Ever gone bungee jumping on Venus?  Of course not.  No one has.  However your great-great-great grandchildren might find themselves packing for the cloudy planet … or for another locale in our cosmic backyard.  That’s what we picture as we accelerate our imagination to escape velocity and beyond – and tour vacation spots that are out of this world.


Forget to Remember
Jul 13, 2015
Digital and biological storage.

ENCORE  You must not remember this. Indeed, it may be key to having a healthy brain. Our gray matter evolved to forget things; otherwise we’d have the images of every face we saw on the subway rattling around our head all day long. Yet we’re building computers with the capacity to remember everything. Everything! And we might one day hook these devices to our brains.


New Horizons spacecraft
Jul 06, 2015

Pluto is ready for its close up – but the near encounter during this historic flyby will last less than three minutes. Be ready for the action with our special New Horizons episode!

Hear from researchers who are Pluto rock stars: the astronomer who discovered two of Pluto’s five moons, the planetary scientist who coined the term “dwarf planet,” and the man who claims to have “killed Pluto.”


Jun 28, 2015
Are you protected?

ENCORE A computer virus that bombards you with pop-up ads is one thing. A computer virus that shuts down a city’s electric grid is another. Welcome to the new generation of cybercrime. Discover what it will take to protect our power, communication and transportation systems as scientists try to stay ahead of hackers in an ever-escalating game of cat and mouse.


Jun 21, 2015
Shape-shifting bacteria and viruses

ENCORE It's hard to imagine the twists and turns of evolution that gave rise to Homo Sapiens. After all, it required geologic time, and the existence of many long-gone species that were once close relatives. That may be one reason why – according to a recent poll – one-third of all Americans reject the theory of evolution. They prefer to believe that humans and other living organisms have existed in their current form since the beginning of time.


Jun 14, 2015
How Einstein changed our understanding of Nature.

A century ago, Albert Einstein rewrote our understanding of physics with his Theory of General Relativity. Our intuitive ideas about space, time, mass, and gravity turned out to be wrong.

Find out how this masterwork changed our understanding of how the universe works and why you can thank Einstein whenever you turn on your GPS.

Also, high-profile experiments looking for gravitational waves and for black holes will put the theories of the German genius to the test – will they pass?


Jun 07, 2015
From stardust to colonies.

Earth may be the cradle of life, but our bodies are filled with materials cooked up billions of years ago in the scorching centers of stars. As Carl Sagan said, “We are all stardust.” We came from space, and some say it is to space we will return.

Discover an astronomer’s quest to track down remains of these ancient chemical kitchens. Plus, a scientist who says that it’s in our DNA to explore – and not just the nearby worlds of the solar system, but perhaps far beyond.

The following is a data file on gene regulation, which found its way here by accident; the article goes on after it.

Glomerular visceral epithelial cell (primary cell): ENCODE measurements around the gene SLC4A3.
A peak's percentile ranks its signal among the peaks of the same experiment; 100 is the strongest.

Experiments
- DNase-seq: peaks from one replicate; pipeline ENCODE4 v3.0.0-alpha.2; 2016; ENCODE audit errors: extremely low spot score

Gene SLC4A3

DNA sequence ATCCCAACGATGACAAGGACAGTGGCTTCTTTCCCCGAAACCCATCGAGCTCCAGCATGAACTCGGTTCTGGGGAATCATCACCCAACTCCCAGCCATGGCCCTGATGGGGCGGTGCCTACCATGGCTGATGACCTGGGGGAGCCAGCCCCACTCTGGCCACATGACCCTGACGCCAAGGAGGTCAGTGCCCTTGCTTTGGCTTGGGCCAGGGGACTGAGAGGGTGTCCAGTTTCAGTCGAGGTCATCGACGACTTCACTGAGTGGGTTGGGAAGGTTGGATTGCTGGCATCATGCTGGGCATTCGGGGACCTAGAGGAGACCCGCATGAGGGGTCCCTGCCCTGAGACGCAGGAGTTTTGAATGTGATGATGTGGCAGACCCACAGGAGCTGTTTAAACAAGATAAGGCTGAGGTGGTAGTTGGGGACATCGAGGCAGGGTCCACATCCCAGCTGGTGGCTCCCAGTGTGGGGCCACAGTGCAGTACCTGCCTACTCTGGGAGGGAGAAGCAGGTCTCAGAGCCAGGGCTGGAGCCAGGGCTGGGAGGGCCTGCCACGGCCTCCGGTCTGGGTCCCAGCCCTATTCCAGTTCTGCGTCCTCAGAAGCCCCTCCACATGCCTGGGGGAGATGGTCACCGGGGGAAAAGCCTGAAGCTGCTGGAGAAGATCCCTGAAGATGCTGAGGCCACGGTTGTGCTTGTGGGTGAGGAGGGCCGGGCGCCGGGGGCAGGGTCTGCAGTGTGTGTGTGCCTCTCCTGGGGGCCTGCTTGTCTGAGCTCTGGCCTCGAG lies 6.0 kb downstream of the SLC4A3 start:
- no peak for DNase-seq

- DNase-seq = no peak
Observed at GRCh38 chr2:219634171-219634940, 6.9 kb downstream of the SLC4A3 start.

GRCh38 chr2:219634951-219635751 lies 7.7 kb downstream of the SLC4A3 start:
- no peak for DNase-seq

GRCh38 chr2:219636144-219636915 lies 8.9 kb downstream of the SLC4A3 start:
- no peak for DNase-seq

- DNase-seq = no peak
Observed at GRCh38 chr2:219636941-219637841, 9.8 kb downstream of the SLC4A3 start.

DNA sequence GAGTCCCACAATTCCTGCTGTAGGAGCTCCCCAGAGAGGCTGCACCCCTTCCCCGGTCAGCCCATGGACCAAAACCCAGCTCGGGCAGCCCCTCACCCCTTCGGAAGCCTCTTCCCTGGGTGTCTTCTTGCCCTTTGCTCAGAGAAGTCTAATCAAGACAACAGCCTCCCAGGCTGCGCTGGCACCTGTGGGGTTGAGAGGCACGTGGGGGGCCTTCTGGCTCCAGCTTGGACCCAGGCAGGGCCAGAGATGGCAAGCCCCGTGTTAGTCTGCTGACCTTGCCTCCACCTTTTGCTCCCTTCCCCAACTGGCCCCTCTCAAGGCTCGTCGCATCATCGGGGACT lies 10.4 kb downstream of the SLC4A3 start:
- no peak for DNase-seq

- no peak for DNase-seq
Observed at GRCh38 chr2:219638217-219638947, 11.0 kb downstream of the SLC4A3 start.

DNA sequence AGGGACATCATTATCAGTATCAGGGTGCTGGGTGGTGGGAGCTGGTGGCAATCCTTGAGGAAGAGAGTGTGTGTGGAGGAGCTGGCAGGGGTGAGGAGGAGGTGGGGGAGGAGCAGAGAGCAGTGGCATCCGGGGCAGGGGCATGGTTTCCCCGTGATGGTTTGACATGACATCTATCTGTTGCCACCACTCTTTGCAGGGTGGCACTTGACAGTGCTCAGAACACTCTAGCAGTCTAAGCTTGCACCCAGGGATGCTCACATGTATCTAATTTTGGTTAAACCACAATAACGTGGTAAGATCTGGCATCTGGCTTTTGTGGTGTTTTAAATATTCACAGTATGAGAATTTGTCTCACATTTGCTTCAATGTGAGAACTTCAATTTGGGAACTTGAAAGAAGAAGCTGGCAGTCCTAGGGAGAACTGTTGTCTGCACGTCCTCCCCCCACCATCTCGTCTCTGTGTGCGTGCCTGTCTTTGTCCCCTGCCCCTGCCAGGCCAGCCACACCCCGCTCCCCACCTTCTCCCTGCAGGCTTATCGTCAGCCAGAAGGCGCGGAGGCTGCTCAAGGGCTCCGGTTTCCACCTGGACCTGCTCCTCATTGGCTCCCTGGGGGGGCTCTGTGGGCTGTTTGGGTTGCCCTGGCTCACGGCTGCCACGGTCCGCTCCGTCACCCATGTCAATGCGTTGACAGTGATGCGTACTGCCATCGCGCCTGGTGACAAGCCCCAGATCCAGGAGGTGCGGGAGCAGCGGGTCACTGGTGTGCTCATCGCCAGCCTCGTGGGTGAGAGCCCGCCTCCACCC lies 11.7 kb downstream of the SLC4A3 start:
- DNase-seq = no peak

May 31, 2015
Life without Algebra

ENCORE Imagine a world without algebra. We can hear the sound of school children applauding. What practical use are parametric equations and polynomials, anyway? Even some scholars argue that algebra is the Latin of today, and should be dropped from the mandatory curriculum.

But why stop there? Maybe we should do away with math classes altogether.


May 24, 2015
To heaven and back?

There are few enduring truths, but one is that no one gets out of life alive. What’s less certain is what comes next. Does everything stop with death, or are we transported to another plane of existence? First-hand accounts of people who claim to have visited heaven are offered as proof of an afterlife. Now the author of one bestseller admits that his story was fabricated.


May 17, 2015
No place to hide.

You’re a private person. But as long as you’re on-line and have skin and hair, you’re shedding little bits of data and DNA everywhere you go. Find out how that personal information – whether or not it’s used against you – is no longer solely your own. Are your private thoughts next?

A security expert shares stories of ingenious computer hacking … a forensic scientist develops tools to create a mug shot based on a snippet of DNA … and from the frontiers of neuroscience: mind reading may no longer be the stuff of sketchy psychics.


May 10, 2015
From alien language to 3D printed organs.

Get ready for déjà vu as you listen to some of our favorite interviews from the past year. It's our annual fundraising podcast. Come for the great interviews, stay for the great interviews. Lend us your support along the way.

What’s for dinner? Maybe Soylent. Made by … people! We do a taste test. Then meet your gut microbes. They control your health and even your mood.